Because people knew that birds eat insects, scientists as early as 1896 suspected that birds were eating the different color forms of peppered moths selectively based on their degree of conspicuousness in habitats variously blackened by industrial soot. Extensive experimental work supports this view, although questions remain. Other scientists proposed that moths responded to the presence of pollutants by developing darker body colors. We now know from genetic analysis that the colors of adult peppered moths are determined by genes; thus, the changes in the percentages of pale to black moths over generations reflect changes in the genetic makeup of moth populations.
As industrial practices have changed in many regions, we have observed black moths plummet from 90 percent to 10 percent in the just the past few decades. Once again, we have observed significant genetic changes occur in moth populations. Evolution is defined at the operational level as genetic change over time, so this is evolution. Of the several factors known to produce evolutionary change, only natural selection is consistent with the patterns of the changes we see occurring in moth populations. Evolution examined at this level is as well established as any fact in science.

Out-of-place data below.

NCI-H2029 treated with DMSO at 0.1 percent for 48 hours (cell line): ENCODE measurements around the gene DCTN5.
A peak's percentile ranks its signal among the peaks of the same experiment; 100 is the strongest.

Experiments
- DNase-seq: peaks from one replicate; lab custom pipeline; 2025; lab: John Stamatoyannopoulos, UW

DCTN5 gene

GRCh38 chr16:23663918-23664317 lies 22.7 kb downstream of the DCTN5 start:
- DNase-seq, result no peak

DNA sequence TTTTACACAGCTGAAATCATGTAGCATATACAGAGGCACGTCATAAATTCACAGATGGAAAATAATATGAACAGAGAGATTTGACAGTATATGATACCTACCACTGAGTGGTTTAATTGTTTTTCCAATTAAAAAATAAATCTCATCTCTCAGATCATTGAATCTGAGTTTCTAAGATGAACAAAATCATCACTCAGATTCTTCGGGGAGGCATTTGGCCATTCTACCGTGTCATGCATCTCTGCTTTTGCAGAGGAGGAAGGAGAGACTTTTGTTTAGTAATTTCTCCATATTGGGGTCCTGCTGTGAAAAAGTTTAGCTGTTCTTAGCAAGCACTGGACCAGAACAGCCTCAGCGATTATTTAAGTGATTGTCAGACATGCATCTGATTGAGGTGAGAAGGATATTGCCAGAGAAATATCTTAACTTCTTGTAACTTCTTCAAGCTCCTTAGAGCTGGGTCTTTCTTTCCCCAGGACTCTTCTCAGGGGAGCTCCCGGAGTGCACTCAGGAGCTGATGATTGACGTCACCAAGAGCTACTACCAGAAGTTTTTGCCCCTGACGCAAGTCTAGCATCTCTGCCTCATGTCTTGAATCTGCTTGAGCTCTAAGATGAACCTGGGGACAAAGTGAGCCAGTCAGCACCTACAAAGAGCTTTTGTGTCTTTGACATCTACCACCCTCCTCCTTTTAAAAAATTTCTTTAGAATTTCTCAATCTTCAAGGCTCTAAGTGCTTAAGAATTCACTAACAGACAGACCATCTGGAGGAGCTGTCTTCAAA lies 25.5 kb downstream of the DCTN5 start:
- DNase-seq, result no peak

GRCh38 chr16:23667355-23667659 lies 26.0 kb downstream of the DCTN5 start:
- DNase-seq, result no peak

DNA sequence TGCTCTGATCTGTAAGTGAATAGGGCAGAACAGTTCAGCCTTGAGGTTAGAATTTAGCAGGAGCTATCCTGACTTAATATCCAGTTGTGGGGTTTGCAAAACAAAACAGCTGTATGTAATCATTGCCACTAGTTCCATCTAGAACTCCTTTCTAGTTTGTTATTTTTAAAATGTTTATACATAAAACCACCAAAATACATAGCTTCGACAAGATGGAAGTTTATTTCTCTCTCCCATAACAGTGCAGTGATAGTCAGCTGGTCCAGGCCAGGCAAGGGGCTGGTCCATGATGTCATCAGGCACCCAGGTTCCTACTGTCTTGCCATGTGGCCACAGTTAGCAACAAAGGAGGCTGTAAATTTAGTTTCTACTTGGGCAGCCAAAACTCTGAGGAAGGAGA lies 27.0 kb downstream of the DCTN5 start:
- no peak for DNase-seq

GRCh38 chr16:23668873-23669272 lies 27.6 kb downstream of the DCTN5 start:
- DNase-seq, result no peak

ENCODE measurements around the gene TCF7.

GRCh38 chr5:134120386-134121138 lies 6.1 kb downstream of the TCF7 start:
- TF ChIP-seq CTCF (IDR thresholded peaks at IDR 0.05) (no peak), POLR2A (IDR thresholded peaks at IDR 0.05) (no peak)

We still have work to do. We do not all agree about the relative roles of contributing factors, such as the flow of genes between moth populations in different regions, the importance of lichens on trees, where on trees moths might hide from predators, how important is differential predation, and so on. As in any branch of science, participants endlessly debate interpretations. Such wrangling is the norm, and it stimulates additional research. That is how we make progress.
Our debates have never been secret. For recent overviews of the controversies, please see http://www.wm.edu/biology/melanism.pdf [now at http://bsgran.people.wm.edu/melanism.pdf] or www.els.net/elsonline/html/A0001788.html [ now http://mrw.interscience.wiley.com/emrw/9780470015902/els/article/a0001788/current/abstract, subscription required]. Yet, unwarranted charges of fraud, fakery and cover-ups repeatedly appear in letters printed in newspapers. In your paper, Ms. Katrina Rider “asserts” the peppered moth story is a hoax. She conveys the impression that dead moths were glued to trees as part of a conspiracy of deception. She seems unaware that moths were glued to trees in an experiment to assess the effect of the density (numbers) of moths on the foraging practices of birds. Taken out of the context of the purpose of the experiment, the procedure does sound ludicrous.